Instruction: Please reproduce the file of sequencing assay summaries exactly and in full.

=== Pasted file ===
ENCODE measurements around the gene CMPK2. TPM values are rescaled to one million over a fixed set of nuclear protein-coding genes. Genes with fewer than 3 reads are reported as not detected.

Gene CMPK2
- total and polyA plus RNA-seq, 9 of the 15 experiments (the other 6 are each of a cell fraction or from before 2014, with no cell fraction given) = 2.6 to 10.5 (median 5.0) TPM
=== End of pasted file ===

ENCODE measurements around the gene CMPK2. TPM values are rescaled to one million over a fixed set of nuclear protein-coding genes. Genes with fewer than 3 reads are reported as not detected.

Gene CMPK2
- total and polyA plus RNA-seq, 9 of the 15 experiments (the other 6 are each of a cell fraction or from before 2014, with no cell fraction given) = 2.6 to 10.5 (median 5.0) TPM